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Open source is not charity

Open source is not a charity. It's a business model. You use open source to make money. If you are only interested in the social benefits of free software, you're in FOSS, not open source.
Written by Dana Blankenhorn, Inactive

For today's post we are going to set the wayback machine to the year 1970. (Picture from Wikimedia.)

Everyone's wearing bell bottom trousers that get caught in your bike spokes. Everyone has long hair. Hey, I got hair!

Anyway, I was 15. I wanted to be a publisher. Specifically I wanted to publish an alternative high school newspaper.

So I found an advertiser. I quoted the price. It was enough to set me up in business. The client agreed. He wrote out a check, by hand. And then in the margin, where he designated the purpose of the check, he wrote the word "charity."

I was devastated. (Yes, I took the check. I was devastated, not stupid.)

Let's move up nearly 40 years to our friend Matt Asay fisking a piece in Slate about Amazon.Com's lack of charitable giving.

Don't attack Amazon, he said. Look at open source. Make the giving fit into their business model and Ebenezer Bezos will turn into Scrooge McDuck faster than you can say Charles Dickens.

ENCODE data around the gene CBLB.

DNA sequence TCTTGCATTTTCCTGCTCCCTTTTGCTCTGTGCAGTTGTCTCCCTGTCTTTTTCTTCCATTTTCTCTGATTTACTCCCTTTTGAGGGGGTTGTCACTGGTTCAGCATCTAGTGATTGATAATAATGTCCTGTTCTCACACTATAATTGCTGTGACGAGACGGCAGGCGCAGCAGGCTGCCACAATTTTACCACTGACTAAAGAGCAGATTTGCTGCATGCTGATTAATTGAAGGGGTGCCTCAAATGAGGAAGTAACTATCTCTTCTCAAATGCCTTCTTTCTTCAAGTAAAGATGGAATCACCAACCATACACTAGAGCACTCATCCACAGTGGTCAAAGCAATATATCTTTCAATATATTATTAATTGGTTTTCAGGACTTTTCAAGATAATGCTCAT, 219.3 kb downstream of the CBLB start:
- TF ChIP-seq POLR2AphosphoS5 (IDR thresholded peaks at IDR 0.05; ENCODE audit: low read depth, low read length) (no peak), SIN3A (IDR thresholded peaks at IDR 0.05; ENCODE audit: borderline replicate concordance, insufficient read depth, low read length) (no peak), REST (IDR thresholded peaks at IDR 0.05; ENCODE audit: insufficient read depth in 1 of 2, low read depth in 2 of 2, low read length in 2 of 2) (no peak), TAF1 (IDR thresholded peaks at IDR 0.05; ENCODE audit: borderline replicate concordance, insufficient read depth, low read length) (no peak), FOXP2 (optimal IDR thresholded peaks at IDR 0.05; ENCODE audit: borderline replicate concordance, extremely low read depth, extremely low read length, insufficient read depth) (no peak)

Nonsense. You're comparing apples to oranges. Open source is not a charity. It's a business model. You use open source to make money. If you are only interested in the social benefits of free software, you're in FOSS, not open source.

I don't know what Amazon.com head Jeff Bezos is thinking here. It could be he wants to be Bill Gates, building a truly gigantic enterprise then giving it all away so he can change the world. Or not. Maybe he wants to be John Galt.

Maybe he wants to give it all to his kid. Maybe the kid will be the family Rockefeller. Or not.

The point is how you make your money and how you spend it are different subjects. This is true for corporations as well as individuals.

Just don't write off your open source contributions as charity, OK?

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